Over the last two weeks my wife, Hannah, and I were celebrating our anniversary in Italy. We got the opportunity to try coffee from the Cinque Terre, Florence, Venice, Rome, and Milan, and we learned a lot about Italian coffee culture as we went. At the end of our trip Hannah and I sat down and recorded this episode, discussing Italian coffee, the culture that its integral to, and how it’s different from U.S. brews.
The two specialty coffee shops that are briefly referred to in the episode are Taglio in Milan, and Ditta Artigianale in Florence. Taglio won 3rd place in the 2014 Italian Aeropress Championship, and Ditta Artigianale took 6th place in the 2015 World Barista Championship (Seattle) and 5th place in the 2016 World Barista Championship (Dublin).
Music on this week’s episode is from The Free Music Archive, and the picture in the cover art was taken by me in La Spezia, Italy. If you’d like to see more classy pictures that I took of Italian coffee while traveling, take a gander at the Boise Coffee’s Instagram.
This episode of The Boise Coffee Podcast is brought to you by WMF Coffee Machines. If you are looking for a fully automatic commercial coffee machine for your office or workplace, look no further than WMF. Their offerings range from state-of-the-art filter coffee machines all the way to professional, barista-grade equipment. To find out more, visit wmf-coffeemachines.uk.com.
Use Instagram? Check out the below graphic to get some fresh new coffee pictures in your feed! I’ve found Instagram to be a great way to meet fellow coffee fans and to share ideas for brewing ratios, recipes, and coffee love in general. Here are the names and links, in the order they appear in the graphic:
The v60 is a staple in specialty coffee; it’s used at home, in coffee shops, at brewing competitions, and just about anywhere else that you find great coffee. It’s a fickle beast, not nearly as forgiving as the Chemex, and deceptively simple when you first try it out.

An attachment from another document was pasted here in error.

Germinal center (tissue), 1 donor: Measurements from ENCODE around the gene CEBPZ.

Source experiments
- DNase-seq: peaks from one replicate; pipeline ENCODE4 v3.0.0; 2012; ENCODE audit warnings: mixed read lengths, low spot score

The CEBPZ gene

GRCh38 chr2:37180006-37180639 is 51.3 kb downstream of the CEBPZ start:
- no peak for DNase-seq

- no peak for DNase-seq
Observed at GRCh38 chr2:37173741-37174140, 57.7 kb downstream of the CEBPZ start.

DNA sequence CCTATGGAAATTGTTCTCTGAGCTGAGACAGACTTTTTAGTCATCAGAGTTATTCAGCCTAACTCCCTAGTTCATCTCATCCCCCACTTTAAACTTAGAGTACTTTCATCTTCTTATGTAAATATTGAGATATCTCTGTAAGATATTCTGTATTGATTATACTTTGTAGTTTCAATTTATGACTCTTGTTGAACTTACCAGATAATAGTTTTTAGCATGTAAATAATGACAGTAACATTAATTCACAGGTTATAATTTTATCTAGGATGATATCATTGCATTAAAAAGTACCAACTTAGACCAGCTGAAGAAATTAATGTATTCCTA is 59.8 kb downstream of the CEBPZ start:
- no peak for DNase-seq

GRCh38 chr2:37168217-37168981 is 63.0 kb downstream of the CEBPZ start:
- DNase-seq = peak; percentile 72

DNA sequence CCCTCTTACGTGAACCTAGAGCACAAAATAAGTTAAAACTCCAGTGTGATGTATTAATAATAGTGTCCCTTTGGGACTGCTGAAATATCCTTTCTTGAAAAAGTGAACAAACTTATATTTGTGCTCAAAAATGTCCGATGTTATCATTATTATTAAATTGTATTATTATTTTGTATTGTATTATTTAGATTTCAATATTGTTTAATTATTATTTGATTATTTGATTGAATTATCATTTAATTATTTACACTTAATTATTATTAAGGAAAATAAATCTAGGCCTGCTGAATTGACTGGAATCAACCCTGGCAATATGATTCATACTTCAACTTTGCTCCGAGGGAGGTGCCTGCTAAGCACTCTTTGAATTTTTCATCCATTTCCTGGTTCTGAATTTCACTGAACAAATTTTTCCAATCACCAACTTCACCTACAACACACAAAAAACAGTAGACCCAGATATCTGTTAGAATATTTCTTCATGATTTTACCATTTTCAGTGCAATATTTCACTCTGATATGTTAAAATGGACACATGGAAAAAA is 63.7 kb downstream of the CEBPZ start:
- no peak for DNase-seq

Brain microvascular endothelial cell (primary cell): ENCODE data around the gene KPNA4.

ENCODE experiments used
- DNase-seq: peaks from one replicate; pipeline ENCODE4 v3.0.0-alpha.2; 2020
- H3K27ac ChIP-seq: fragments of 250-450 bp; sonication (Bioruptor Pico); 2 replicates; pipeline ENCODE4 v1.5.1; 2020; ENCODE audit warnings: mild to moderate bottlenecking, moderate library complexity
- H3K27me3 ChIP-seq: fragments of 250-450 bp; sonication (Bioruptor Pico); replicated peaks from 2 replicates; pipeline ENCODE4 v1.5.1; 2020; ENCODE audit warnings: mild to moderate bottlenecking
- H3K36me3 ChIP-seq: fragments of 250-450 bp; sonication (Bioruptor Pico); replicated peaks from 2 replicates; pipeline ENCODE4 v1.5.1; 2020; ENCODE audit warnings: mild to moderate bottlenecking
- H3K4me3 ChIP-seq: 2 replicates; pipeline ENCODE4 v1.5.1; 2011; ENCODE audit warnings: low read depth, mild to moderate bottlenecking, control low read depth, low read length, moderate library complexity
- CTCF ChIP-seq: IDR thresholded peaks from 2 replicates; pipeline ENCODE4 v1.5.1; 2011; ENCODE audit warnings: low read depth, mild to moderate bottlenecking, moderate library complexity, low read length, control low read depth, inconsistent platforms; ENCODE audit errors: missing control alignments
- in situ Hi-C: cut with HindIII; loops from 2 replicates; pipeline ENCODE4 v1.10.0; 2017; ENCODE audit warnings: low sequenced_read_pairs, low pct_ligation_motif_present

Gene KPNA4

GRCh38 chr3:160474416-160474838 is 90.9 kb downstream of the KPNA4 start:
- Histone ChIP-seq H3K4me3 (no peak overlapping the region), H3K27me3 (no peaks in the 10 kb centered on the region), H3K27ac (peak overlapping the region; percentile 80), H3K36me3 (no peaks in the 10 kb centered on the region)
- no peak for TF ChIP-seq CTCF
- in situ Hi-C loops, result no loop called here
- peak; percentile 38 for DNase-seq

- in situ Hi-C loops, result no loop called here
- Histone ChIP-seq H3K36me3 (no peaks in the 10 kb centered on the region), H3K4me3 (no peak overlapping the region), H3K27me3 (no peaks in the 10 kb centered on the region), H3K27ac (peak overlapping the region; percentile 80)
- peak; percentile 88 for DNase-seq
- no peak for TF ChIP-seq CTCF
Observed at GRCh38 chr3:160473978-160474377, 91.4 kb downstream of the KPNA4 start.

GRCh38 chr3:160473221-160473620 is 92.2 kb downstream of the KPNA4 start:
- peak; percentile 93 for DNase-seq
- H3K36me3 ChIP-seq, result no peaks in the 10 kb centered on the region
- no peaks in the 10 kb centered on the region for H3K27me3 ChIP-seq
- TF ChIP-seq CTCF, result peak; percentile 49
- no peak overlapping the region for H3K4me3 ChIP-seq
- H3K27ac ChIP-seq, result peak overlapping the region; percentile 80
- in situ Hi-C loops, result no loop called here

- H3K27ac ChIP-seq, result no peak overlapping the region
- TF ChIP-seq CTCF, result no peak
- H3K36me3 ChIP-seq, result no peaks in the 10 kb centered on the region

Brewing in the v60 takes time and practice, but once you get it down it’s really not difficult to throw together your morning cup of coffee. I talk about the highlights in the below video, but here are a few other things to keep in mind.
Use fresh beans – There’s nothing worse than going through the trouble of manually brewing coffee only to remember that you’re using month old stale beans. Freshly roasted coffee beans have a shelf life of about 2-3 weeks before they start losing the tastes that make them unique (read: go stale).
Grind your beans properly – You’re going to want to use a burr grinder set to a medium grind (also often called a drip grind). Too course and the water will fall straight through, too fine and you’ll be left wondering why it’s taking so long to brew while the water pools. To hit that sweet spot, try a few different grind settings hovering around medium to find what works best for you.
Bloom – Let your coffee breath. The bloom is critical and essential when doing any manual pour-over brew method, but I can’t stress its importance enough with the v60. I start with 60g of water and let the coffee bloom for 30-45sec. What’s a bloom? Basically, you’re letting the coffee grounds release the unwanted CO2 that’s trapped inside.
Coffee-to-water ratio – The brew method I use is 415g of water to 28g of coffee. There is an endless supply of brew methods online (here are a couple from Intelligentsia and Stumptown).
Don’t be afraid to play – Figure out what works for you, then run with it. If you don’t like the product that my recipe turns out for you, change the coffee-to-water ratio or the bloom time. Play with it until you get something you enjoy drinking.